A DAY IN HISTORY A Memorable Headline from March 11, 1908 (from a venerable newspaper, still popular today).

Boys Marooned On Floating Ice Three boys were sent adrift on the Hudson River when the chunk of ice they were playing tag on broke off the shore at Riverside Park. “They did not seem to realize their danger, and jumped about on the ice, waving their hats to the anxious watchers“ (the newspaper reported). The boys were quickly caught in the current and drifted eight blocks down to 81st Street, where they careened closer to the shore and were thrown a rope. The newspaper sent a reported to the home of one of the boys, Kevin McCarthy, and discovered he had not told his family what happened. “Oh, won’t his father give it to him,” said his sister.

ICE TRIVIA Q: In What Year Was Ice Manufactured Successfully?

Ice Quotes News from Ice Carving World

A: Unreliable and expensive at first, plant ice began to successfully compete with natural ice in Australia and India during the 1850s and 1870s respectively, until, by the outbreak of World War I in 1914, more plant ice was being produced in the U.S. each year than naturally harvested ice.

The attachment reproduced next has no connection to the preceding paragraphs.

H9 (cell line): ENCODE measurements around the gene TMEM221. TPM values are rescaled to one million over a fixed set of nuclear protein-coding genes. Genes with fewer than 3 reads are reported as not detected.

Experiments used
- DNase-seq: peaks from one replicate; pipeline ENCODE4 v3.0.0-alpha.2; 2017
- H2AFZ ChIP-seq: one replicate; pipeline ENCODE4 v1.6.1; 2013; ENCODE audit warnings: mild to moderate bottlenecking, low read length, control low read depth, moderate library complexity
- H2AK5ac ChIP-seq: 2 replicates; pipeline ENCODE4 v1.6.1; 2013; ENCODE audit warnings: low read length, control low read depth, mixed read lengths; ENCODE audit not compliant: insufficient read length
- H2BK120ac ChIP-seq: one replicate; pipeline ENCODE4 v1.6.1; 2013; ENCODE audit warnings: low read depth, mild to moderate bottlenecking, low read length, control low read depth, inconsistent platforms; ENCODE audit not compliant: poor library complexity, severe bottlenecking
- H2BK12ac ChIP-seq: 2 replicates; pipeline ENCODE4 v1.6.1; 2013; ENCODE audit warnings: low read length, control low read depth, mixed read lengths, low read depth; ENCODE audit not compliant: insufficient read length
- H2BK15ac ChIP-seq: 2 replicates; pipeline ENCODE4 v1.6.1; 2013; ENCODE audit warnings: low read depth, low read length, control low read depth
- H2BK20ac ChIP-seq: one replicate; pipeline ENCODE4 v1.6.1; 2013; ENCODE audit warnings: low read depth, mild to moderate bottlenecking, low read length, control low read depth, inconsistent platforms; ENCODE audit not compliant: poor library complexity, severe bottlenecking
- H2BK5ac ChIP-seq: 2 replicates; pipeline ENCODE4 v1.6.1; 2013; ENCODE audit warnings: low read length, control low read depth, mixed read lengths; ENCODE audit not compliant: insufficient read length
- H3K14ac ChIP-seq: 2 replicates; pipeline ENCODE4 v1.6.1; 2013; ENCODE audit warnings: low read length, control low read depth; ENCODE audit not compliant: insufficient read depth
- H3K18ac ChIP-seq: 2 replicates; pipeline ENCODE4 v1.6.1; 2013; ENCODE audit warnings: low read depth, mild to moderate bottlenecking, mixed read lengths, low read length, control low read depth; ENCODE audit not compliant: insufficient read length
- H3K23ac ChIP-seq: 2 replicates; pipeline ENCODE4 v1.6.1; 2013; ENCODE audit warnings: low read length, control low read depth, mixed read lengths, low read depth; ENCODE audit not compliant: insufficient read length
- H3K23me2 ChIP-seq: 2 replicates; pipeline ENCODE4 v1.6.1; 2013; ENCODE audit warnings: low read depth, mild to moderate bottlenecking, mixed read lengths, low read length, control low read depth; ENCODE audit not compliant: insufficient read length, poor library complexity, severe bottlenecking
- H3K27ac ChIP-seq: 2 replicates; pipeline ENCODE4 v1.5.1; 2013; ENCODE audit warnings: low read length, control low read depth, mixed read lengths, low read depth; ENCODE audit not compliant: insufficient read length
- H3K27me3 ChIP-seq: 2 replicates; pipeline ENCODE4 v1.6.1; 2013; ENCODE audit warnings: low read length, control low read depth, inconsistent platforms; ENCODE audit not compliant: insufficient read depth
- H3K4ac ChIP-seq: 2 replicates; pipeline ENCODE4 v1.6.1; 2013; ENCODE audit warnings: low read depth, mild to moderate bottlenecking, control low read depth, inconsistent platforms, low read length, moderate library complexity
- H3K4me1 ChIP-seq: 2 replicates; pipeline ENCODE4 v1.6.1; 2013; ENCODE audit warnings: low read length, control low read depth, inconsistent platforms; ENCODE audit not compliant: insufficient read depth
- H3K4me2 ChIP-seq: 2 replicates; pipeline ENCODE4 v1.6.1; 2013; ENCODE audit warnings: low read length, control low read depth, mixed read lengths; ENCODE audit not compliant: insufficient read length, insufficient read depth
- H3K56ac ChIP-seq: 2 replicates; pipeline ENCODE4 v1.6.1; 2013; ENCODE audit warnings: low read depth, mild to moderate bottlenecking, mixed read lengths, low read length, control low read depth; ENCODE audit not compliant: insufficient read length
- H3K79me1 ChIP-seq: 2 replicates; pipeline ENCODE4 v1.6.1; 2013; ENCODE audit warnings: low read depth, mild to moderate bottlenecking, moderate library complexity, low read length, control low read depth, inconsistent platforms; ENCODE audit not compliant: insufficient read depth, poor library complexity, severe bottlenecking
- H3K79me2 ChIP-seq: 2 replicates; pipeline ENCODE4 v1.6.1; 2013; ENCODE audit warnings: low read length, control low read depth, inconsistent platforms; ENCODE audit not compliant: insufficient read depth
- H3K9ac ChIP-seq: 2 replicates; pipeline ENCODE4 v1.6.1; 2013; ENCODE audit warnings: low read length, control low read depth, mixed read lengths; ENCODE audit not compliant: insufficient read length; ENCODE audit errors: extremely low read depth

Started carving ice 30 years ago. Snot nosed kid that thought he wanted to be a chef :) After a lot of thought and bouncing it off family and friends I’m going to retire from Ice Carving and turn my energy towards becoming a motorcycle racer. Wish me luck!!

Fellow Carvers,

Thanks for looking!

(April Fools!)

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COOL HISTORY OF ICE By Linda Rodriguez McRobbie

Until two centuries ago, ice was just an unfortunate side effect of winter. But in the early 1800s, one man saw dollar signs in frozen ponds. Frederic Tudor not only introduced the world to cold glasses of water on hot summer days, he created a thirst people never realized they had. In 1805, two wealthy brothers from Boston were at a family picnic,

enjoying the rare luxuries of cold beverages and ice cream. They joked about how their chilled refreshments would be the envy of all the colonists sweating in the West Indies. It was a passing remark, but it stuck with one of the brothers. His name was Frederic Tudor, and 30 years later, he would ship nearly 12,000 tons of ice halfway around the globe to become the "Ice King."